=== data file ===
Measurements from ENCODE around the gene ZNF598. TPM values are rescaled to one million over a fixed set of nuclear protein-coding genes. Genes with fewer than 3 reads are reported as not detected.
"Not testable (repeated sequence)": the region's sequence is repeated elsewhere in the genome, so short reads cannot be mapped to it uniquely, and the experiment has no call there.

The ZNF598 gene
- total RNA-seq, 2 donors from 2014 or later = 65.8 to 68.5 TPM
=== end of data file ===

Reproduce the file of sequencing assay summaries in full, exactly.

Measurements from ENCODE around the gene ZNF598. TPM values are rescaled to one million over a fixed set of nuclear protein-coding genes. Genes with fewer than 3 reads are reported as not detected.
"Not testable (repeated sequence)": the region's sequence is repeated elsewhere in the genome, so short reads cannot be mapped to it uniquely, and the experiment has no call there.

The ZNF598 gene
- total RNA-seq, 2 donors from 2014 or later = 65.8 to 68.5 TPM